Peter Francese: People Watcher

Ogilvy & Mather’s demographer tracks census data with an eye toward who will be the customers of tomorrow.

October 1, 2006

What fascinates you about demographics?

FRANCESE: The study of demographics gives us a picture of the social and consumer marketplace in which business operates, not just today but in the future. Businesses can’t do things the same way year after year after year and expect to survive. By understanding demographics, any business can have a much brighter long-term future.

How do the generations differ when it comes to real estate?

FRANCESE: Slightly less than half of the millennials are home owners. For Gen Xers, it’s about two-thirds, whereas nearly 80 percent of baby boomers are home owners. Boomers also have a much higher median household income as well as substantially more equity in their homes.

In addition, millennials and Gen Xers will more readily form nontraditional households, such as single-parent families, unmarried couples, or other unrelated partners. But just because they’re different, it doesn’t mean they’re not legitimate home buyers.

How does immigration today differ from the wave at the start of the 20th century?

FRANCESE: In the first decade of the 20th century, immigrants added almost 12 percent to the U.S. population, but during this decade they’ll add less than 4 percent. A century ago, most immigrants came from Europe. Today a majority are from Latin America or Asia. A century ago, most immigrants went to the Northeast. Today most go to the South or West. Immigration, in general, is a very positive force for real estate professionals; it will provide home buyers long into the future.

What fallout do you see from the current backlash against illegal immigration?

FRANCESE: First, I would take out the word illegal, because even legal immigrants are feeling discriminated against in the current backlash. There are three bad consequences to shutting the borders. The first is the loss of tax revenue. People come here to work, so we’ll lose their spending power and the sales taxes they generate. Second, we’ll lose jobs because the entrepreneurial spirit of immigrants creates jobs. Third, without that labor pool, large employers in the United States will either move operations offshore or not start a facility in the first place, again killing jobs.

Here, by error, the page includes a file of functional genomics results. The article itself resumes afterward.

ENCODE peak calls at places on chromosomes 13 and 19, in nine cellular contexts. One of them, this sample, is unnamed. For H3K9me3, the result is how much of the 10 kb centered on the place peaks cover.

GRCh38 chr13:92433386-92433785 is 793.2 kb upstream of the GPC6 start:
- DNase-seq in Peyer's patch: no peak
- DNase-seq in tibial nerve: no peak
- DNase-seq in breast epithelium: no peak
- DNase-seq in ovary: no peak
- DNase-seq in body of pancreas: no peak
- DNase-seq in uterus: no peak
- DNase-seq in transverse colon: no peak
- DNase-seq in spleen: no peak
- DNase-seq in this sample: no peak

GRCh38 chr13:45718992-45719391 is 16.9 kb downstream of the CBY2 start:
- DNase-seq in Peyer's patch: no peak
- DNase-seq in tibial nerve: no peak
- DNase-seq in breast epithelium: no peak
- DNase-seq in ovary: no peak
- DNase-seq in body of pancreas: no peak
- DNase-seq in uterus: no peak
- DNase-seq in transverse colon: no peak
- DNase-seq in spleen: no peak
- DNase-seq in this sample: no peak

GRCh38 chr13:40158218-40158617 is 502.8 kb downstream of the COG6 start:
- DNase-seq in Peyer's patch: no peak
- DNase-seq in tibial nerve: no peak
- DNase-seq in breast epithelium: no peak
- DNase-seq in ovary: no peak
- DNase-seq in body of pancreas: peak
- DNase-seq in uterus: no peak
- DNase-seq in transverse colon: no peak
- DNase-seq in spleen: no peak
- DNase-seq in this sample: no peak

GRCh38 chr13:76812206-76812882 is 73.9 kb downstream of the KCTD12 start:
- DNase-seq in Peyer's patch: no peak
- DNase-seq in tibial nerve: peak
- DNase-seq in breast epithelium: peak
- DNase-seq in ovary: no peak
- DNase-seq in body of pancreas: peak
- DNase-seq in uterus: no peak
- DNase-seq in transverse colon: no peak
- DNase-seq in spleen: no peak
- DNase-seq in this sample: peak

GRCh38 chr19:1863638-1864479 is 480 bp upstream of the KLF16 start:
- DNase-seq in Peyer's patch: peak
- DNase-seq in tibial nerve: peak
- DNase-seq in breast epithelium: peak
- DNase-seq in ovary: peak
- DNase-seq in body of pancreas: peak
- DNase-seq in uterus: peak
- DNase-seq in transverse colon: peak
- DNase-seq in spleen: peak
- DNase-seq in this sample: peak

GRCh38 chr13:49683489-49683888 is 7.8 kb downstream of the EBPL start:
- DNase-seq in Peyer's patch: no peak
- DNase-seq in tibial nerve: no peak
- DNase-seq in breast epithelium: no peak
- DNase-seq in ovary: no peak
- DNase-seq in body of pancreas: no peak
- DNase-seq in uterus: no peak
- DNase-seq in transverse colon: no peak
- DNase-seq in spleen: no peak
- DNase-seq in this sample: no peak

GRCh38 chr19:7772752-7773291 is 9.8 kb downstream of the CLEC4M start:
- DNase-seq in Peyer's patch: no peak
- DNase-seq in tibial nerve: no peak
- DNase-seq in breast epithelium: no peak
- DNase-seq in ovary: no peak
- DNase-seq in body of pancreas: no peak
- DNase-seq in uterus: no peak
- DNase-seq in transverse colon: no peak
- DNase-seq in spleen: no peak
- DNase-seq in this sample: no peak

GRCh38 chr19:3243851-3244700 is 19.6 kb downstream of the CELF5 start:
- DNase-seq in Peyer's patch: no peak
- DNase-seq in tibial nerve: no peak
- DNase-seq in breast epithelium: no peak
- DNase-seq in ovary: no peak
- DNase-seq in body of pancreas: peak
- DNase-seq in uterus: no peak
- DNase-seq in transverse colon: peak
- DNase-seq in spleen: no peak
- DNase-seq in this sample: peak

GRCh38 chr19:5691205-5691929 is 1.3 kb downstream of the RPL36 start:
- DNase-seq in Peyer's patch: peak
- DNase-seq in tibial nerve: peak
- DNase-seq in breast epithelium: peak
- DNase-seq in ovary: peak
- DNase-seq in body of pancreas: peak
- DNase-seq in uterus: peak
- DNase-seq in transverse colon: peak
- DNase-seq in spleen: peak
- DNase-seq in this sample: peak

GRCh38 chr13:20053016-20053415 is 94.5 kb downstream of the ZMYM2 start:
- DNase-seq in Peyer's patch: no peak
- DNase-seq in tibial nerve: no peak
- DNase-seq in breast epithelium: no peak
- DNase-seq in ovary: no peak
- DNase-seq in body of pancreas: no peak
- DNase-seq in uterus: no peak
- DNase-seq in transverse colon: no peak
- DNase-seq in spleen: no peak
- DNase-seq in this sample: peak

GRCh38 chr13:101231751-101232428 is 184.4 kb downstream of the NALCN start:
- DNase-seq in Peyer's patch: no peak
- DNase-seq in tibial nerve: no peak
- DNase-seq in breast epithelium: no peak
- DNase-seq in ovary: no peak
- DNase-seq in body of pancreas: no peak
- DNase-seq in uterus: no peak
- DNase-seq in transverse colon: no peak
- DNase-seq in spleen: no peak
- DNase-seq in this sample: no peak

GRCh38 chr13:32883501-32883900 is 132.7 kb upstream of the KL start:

What demographic trends deserve more attention?

FRANCESE: One is the unfortunate trend of fewer men graduating from college. When so many men decide not to go to college, much of their earning potential is lost. As a result, Gen Xers and millennials probably will not do as well financially as the baby boomers did.

The other disturbing trend is the decline of the middle class combined with a sharper concentration of wealth at the top. Long-term growth in the business of residential real estate professionals—selling homes—has to be based on a return of the middle class, people who make reasonably good wages and are in the homebuying market.

On the positive side, the fear that all boomers are going to retire at once is entirely unfounded. Millions of baby boomers will delay retirement, and that’s a good thing for the country’s economic health.

A most wonderful trend is the rapidly growing economic power of women. A majority (52 percent) of managerial and professional workers in the United States today are women. Their rising income and increasing educational attainment will profoundly change the country.

For more about Francese, and a list of demographic resources, visit

Chuck Paustian is a former REALTOR® Magazine senior editor.